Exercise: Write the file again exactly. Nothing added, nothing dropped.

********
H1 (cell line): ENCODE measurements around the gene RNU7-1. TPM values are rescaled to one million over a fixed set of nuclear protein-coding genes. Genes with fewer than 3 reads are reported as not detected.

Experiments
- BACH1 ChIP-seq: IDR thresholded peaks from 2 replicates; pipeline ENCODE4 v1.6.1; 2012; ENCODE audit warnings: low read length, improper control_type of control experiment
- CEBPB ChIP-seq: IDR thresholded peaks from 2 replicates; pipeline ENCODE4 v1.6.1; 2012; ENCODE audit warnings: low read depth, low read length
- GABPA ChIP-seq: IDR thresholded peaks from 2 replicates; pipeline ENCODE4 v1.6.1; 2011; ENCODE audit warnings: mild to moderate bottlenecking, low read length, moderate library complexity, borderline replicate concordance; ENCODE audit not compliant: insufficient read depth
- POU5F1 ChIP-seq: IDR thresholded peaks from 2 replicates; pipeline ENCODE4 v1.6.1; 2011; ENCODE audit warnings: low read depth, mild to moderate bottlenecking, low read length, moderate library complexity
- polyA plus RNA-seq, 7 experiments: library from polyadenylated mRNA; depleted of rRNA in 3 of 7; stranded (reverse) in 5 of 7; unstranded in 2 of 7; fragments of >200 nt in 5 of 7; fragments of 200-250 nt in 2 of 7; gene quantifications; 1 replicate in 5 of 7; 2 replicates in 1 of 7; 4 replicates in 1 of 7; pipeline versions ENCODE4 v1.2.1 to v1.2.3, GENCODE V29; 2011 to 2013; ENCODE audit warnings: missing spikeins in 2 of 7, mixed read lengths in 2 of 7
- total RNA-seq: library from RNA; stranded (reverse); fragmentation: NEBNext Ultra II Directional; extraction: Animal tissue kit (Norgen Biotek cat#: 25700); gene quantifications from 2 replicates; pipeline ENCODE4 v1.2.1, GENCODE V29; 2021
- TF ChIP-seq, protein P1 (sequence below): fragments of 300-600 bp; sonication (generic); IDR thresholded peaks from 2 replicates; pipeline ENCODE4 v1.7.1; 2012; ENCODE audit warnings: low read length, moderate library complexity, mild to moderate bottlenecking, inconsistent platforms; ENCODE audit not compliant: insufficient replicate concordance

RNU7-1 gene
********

H1 (cell line): ENCODE measurements around the gene RNU7-1. TPM values are rescaled to one million over a fixed set of nuclear protein-coding genes. Genes with fewer than 3 reads are reported as not detected.

Experiments
- BACH1 ChIP-seq: IDR thresholded peaks from 2 replicates; pipeline ENCODE4 v1.6.1; 2012; ENCODE audit warnings: low read length, improper control_type of control experiment
- CEBPB ChIP-seq: IDR thresholded peaks from 2 replicates; pipeline ENCODE4 v1.6.1; 2012; ENCODE audit warnings: low read depth, low read length
- GABPA ChIP-seq: IDR thresholded peaks from 2 replicates; pipeline ENCODE4 v1.6.1; 2011; ENCODE audit warnings: mild to moderate bottlenecking, low read length, moderate library complexity, borderline replicate concordance; ENCODE audit not compliant: insufficient read depth
- POU5F1 ChIP-seq: IDR thresholded peaks from 2 replicates; pipeline ENCODE4 v1.6.1; 2011; ENCODE audit warnings: low read depth, mild to moderate bottlenecking, low read length, moderate library complexity
- polyA plus RNA-seq, 7 experiments: library from polyadenylated mRNA; depleted of rRNA in 3 of 7; stranded (reverse) in 5 of 7; unstranded in 2 of 7; fragments of >200 nt in 5 of 7; fragments of 200-250 nt in 2 of 7; gene quantifications; 1 replicate in 5 of 7; 2 replicates in 1 of 7; 4 replicates in 1 of 7; pipeline versions ENCODE4 v1.2.1 to v1.2.3, GENCODE V29; 2011 to 2013; ENCODE audit warnings: missing spikeins in 2 of 7, mixed read lengths in 2 of 7
- total RNA-seq: library from RNA; stranded (reverse); fragmentation: NEBNext Ultra II Directional; extraction: Animal tissue kit (Norgen Biotek cat#: 25700); gene quantifications from 2 replicates; pipeline ENCODE4 v1.2.1, GENCODE V29; 2021
- TF ChIP-seq, protein P1 (sequence below): fragments of 300-600 bp; sonication (generic); IDR thresholded peaks from 2 replicates; pipeline ENCODE4 v1.7.1; 2012; ENCODE audit warnings: low read length, moderate library complexity, mild to moderate bottlenecking, inconsistent platforms; ENCODE audit not compliant: insufficient replicate concordance

RNU7-1 gene